John Gielgud, now Sir John Gielgud, or to be more precise, the late Sir John Gielgud, back in the days when he was just plain John Gielgud, was giving an acting class, and one of the students asked him about the importance of the pregnant pause.
‘Oh no, my boy, you must never pause! Once, when I was doing the soliloquy from Hamlet, I paused, and heard this outraged female voice, “Oh no, you horrid beast! You’ve just come all over my umbrella!” No, never, ever pause!’
Now I know I’m an old fart, as was witnessed by my recent article on farteology, and the importance of farteology in uncovering the remains of Pharaoh Poepenkamen, but the thrust of this article is not farts, or their impact on society, but the lack of true characters in theatre, film and politics. Either the paparazzi expose their every deed in our faces, or their spin doctors clean them up so hermetically that it’s impossible to really get to know anything about them.
Oscar Wilde was rabidly hated by one particular woman and the night one of his plays was to open, she sent him a rotten cabbage. He sent her a note saying, ‘Thank you for the gift my dear: every time I smell it, I shall be reminded of you.’
This form of wit and sangfroid seems to be entirely missing from the current crop of actors, playwrights, politicians and just plain celebrities. Examine these examples and see what I mean, then see if you can see any of the current crop pulling off something as breath-taking as this.
In theatre, when you forget your lines, or someone deliberately puts you off your stride, as a joke, it is called corpseing. Often, during the most serious moments, such as Hamlet’s soliloquy, other actors will pull faces and play childish antics to put the actor off his stride. Mostly it doesn’t work. Forgetting your lines is, of course, something else entirely.
Dame Edith Evans, one of the great actresses of the early part of the twentieth century, walked onto the stage and went blank. Imagine Maggie Smith doing this; it’ll work just as well. She looked around in indignation and said, ‘Why are there so many people in my dressing room?’ and marched straight back off stage. Gumption, chutzpah, balls, call it what you will, but I don’t see any of the current crop doing that. They’ve been homogenized.
In a rare treat, Dame Edith Evans and Dame Sybil Thorndike were appearing in a play on the West End and strolled on stage, arm in arm, in what was obviously a country setting. They said nothing, and the prompter whispered, ‘It’s sunny down by the river today!’ Still they said nothing. ‘It’s sunny down by the river today!’ he repeated urgently. Still nothing. ‘It’s sunny down by the river today!’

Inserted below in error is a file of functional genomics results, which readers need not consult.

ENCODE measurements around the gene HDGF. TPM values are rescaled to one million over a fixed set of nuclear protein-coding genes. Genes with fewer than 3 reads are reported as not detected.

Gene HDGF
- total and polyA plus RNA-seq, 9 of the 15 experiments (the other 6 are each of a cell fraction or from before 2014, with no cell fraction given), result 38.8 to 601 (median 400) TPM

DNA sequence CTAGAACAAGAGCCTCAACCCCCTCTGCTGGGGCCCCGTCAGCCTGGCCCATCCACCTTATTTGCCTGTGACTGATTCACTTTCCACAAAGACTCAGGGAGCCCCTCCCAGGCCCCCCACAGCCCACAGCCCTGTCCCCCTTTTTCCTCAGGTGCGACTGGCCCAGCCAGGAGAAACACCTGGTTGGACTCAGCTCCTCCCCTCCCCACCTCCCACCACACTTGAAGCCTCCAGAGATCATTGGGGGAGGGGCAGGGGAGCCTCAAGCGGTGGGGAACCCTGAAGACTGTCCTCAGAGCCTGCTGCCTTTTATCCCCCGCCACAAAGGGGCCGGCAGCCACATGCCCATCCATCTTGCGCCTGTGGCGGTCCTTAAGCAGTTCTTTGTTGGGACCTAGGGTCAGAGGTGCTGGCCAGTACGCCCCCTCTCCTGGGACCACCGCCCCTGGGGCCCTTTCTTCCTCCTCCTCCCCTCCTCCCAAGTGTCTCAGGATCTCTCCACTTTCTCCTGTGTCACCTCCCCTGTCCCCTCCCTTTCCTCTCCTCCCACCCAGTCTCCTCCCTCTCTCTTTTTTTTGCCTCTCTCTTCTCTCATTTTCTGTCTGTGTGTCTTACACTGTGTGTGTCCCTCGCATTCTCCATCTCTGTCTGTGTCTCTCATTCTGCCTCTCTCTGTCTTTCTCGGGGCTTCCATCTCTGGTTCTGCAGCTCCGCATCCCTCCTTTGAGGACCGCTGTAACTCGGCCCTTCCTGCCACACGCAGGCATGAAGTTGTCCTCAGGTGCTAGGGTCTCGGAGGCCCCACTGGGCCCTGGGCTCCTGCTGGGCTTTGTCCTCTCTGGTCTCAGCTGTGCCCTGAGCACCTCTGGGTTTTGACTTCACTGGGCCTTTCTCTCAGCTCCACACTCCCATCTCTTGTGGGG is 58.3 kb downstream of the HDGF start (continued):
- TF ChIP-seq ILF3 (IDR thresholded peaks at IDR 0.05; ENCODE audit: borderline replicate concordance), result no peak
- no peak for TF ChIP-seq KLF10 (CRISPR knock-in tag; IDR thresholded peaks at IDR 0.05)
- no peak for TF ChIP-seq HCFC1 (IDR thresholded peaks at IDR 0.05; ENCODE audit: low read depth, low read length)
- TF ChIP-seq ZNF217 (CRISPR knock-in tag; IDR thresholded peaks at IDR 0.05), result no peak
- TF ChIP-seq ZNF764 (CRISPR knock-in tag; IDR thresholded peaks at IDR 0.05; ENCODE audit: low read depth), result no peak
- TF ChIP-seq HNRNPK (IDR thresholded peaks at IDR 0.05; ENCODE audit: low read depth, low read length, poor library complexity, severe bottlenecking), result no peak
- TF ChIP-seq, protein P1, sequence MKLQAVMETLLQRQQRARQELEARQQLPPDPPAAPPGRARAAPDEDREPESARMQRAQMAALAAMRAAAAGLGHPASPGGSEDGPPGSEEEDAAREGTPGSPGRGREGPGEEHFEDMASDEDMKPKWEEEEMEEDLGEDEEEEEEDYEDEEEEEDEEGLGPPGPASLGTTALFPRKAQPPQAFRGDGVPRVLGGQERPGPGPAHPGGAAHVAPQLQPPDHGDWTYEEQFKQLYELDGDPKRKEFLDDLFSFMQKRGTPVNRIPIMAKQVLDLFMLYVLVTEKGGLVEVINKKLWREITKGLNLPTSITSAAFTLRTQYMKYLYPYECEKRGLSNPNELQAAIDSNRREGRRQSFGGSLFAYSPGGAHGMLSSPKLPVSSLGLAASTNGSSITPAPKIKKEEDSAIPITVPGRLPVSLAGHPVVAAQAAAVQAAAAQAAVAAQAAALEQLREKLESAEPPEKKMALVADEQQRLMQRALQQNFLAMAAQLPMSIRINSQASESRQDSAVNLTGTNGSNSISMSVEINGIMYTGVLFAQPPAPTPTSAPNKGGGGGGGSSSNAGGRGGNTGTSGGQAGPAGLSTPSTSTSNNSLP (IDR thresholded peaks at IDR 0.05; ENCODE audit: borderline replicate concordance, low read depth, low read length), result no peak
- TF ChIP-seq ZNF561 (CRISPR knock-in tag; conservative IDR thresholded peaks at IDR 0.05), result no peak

They turned, in tandem, and said, ‘We know the line, dear, but whose is it?!’ See what I mean?
One of the greatest statesmen this country has produced, Jan Smuts, came up with an absolute gem in parliament. While giving a speech, he was being heckled by opposition MPs, and responded thusly. ‘Half of the opposition are baboons!’
The Speaker demanded an immediate retraction, to which he said, ‘I apologise; half of the opposition are not baboons.’ And sat down to rapturous applause from the Government supporters.
Can you see any of this lot pulling off something like that?
Hector Nicol, now deceased, one of Glasgow’s finest, tells a story of the time Scotland was experiencing the worst blizzards of the century and people were snowed in everywhere. The Red Cross was called in to rescue survivors from far flung farms and it was quite a job flying helicopters in that sort of blizzard.
Finally, back at headquarters, the Colonel in charge of operations said, ‘Well, that’s everything taken care of then, what ho?!’
His Adjutant gets up and says, ‘I’m afraid not sir, there's still one farm we haven’t managed to reach.’
The colonel squints at the map. ‘Really? Where’s that?’
‘North-eastern sector, sir, far north-eastern sector.’
‘Oh yes, let’s go and fetch the blighter then!’ And they troop out to the helicopter: the blizzard has, thankfully, stopped and they take off without incident. After about an hour’s flying, they see a chimney sticking up out of the snow, with smoke issuing from it, so they assume someone’s alive.
The adjutant leans out and shouts, ‘Hellooo the house!’
A gruff voice answers. ‘Hello!’
‘Who is that?’
‘Angus MacPuke: who’s that?!’
‘Feck off, I gave last year!’
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